Wednesday, December 21, 2016


This picture in the form of a magnet rests on my refrigerator door. There's two reasons for it.

Reason #1: In any career, a person must continue to learn new things. Sometimes though, the lessons become so embedded in the subconscious that you don't realize you've learned it until you use it.

Reason #2: I love the TV show Supernatural. I didn't watch it for the first four seasons because I was afraid I'd jinx it.

On a side note: Every frickin' time I fall in love with a show in it's first season, it gets canceled. Misfits of Science. Cancelled. Quark. Cancelled. Almost Human. Cancelled. Hell, I didn't watch Buffy the Vampire Slayer until the John Ritter episode late in the second season because I didn't want it to get cancelled.

Anyway, back to Supernatural. Once the producers and writers got past creator Eric Kripke's original five-season story arc of stopping the Christian apocalypse, the following season dealt with the ramifications of Sam's last episode of Season 5 decision.  Subsequent seasons create a gigantic pile of decision/consequence until the stack tumbles with the twelfth (current) season back to the variation of the original problem, stopping Lucifer.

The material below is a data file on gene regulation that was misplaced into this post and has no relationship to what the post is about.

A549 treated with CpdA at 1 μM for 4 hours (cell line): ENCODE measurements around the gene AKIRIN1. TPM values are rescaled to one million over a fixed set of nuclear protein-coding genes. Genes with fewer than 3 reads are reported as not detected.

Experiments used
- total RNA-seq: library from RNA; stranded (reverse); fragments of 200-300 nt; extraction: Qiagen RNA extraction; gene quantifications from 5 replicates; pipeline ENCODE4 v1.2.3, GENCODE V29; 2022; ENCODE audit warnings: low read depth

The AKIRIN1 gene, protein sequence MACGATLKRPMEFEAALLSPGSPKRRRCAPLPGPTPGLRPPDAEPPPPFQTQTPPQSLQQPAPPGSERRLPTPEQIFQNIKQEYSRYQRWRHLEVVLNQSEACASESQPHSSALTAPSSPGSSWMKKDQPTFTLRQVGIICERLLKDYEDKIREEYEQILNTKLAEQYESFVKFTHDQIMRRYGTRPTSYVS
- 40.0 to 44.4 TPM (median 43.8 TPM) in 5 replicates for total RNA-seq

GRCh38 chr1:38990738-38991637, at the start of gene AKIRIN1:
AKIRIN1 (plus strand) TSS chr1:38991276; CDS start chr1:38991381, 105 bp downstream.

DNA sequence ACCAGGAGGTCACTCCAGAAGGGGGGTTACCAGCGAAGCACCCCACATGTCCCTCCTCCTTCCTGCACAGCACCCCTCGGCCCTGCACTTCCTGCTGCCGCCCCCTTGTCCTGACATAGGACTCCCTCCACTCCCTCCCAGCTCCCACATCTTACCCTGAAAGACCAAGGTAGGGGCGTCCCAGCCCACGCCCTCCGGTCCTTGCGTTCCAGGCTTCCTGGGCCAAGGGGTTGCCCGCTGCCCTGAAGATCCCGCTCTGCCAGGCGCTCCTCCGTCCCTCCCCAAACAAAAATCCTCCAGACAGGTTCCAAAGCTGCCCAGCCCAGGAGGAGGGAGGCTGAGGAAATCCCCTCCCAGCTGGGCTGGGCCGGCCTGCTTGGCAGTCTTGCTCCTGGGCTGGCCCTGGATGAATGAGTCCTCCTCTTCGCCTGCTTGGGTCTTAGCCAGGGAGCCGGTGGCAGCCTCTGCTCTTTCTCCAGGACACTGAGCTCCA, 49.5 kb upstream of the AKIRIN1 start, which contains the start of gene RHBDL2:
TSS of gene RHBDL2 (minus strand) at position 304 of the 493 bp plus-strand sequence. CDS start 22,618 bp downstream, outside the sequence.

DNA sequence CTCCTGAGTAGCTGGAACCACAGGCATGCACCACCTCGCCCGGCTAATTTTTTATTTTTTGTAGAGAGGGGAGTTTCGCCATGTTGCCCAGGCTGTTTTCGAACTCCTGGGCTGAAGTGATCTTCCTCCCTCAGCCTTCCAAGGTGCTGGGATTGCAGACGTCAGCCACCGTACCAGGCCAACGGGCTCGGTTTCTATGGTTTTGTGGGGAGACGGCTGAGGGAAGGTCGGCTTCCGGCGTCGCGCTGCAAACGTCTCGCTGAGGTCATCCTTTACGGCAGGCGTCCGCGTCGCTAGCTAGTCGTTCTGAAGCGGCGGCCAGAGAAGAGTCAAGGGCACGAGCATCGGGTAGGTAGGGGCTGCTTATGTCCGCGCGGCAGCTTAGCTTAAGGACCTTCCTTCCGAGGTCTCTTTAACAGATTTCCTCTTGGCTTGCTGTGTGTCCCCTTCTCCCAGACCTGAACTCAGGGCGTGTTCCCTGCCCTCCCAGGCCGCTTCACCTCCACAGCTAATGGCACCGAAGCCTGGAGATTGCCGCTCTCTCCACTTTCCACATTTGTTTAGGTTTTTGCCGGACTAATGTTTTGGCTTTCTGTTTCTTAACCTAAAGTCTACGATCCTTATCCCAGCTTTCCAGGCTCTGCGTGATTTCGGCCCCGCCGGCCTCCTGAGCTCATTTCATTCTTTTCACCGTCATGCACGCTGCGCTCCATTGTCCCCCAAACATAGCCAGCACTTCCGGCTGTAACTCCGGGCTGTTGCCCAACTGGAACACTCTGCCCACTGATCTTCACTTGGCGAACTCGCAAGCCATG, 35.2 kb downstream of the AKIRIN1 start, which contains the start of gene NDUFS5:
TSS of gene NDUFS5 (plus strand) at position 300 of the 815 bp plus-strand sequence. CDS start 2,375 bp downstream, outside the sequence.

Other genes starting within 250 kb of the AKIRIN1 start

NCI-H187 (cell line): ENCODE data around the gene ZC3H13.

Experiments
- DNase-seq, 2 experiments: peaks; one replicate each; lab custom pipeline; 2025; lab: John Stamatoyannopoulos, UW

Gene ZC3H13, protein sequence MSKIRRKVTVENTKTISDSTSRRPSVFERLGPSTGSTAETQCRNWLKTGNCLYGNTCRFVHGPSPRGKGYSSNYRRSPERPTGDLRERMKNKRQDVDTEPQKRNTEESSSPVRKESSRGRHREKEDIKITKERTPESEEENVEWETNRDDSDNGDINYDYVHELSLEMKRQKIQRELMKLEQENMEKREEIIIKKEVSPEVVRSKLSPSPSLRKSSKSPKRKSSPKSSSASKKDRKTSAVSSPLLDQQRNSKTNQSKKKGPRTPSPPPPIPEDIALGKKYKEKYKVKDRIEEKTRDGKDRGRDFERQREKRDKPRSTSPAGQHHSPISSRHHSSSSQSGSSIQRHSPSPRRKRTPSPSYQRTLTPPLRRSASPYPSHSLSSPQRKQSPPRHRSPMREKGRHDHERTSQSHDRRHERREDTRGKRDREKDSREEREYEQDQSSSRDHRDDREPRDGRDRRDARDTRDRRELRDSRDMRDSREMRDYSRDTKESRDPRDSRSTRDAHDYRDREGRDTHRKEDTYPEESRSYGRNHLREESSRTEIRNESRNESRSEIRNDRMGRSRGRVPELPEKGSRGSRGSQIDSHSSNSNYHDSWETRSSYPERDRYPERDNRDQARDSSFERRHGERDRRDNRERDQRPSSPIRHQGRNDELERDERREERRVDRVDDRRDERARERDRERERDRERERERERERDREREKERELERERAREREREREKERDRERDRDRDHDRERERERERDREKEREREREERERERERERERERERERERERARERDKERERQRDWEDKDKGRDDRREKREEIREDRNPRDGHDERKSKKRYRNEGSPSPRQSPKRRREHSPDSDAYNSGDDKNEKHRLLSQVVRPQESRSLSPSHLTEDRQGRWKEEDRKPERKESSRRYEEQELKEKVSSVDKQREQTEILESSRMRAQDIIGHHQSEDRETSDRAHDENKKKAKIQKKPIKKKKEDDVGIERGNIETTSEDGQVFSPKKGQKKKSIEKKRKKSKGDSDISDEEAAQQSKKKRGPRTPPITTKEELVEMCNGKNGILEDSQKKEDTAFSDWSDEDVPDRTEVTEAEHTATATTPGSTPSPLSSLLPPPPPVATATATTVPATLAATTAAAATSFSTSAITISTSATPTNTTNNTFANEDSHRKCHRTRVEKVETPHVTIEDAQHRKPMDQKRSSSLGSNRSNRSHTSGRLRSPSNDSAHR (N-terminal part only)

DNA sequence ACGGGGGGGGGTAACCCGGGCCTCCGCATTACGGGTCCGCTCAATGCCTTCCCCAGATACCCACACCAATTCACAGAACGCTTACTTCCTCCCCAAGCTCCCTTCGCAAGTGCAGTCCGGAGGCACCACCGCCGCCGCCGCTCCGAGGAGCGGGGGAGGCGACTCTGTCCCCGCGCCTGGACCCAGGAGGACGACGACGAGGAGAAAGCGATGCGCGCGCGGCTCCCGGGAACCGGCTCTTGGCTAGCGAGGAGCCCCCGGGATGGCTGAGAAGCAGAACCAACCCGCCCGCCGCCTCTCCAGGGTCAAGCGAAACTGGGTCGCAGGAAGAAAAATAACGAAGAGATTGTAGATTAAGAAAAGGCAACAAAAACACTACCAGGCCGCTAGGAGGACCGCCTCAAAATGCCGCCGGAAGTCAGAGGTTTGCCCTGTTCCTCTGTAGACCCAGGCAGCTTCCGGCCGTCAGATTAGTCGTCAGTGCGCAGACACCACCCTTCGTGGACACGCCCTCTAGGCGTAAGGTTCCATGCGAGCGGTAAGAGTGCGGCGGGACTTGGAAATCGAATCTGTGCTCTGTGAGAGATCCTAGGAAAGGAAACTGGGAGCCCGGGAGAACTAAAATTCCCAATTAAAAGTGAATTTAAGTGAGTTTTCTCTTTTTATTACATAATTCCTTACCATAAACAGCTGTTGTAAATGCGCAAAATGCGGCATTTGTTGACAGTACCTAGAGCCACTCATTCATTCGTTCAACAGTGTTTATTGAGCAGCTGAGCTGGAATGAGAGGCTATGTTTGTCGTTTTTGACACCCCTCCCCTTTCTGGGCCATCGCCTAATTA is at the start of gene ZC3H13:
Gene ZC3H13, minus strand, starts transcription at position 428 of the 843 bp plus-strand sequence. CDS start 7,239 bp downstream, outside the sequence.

Consequences of past decisions has been an occurring theme over the last two seasons of The Walking Dead and in the last several books of Jim Butcher's Dresden Files series as well.

As I'm working on the last three books of the Bloodlines series, I already knew they dealt with the consequences of Sam's creation. But I started wondering how to work in the consequences of the other characters' decisions into the last volumes.

And when I was re-reading a section of Ravaged the other night, I realized I had already done so. Specifically, the consequences of Bebe's decision in Blood Magick and Alex's in Blood Sacrifice. I knew these two characters need to be in Ravaged, but I didn't know why until I watched the mid-season finales of both The Walking Dead and Supernatural. And in separate conversations, Logan (who made a very brief appearance in Zombie Love) and Alyson (a new to readers character) come right out and say, "Yeah, it's your fault because of what you did/failed to do, but now, we need to figure out how to clean up the mess."

Wow! Talk about an epiphany.

So, keep studying the things you like, understand why you like them, and it'll improve your writing.

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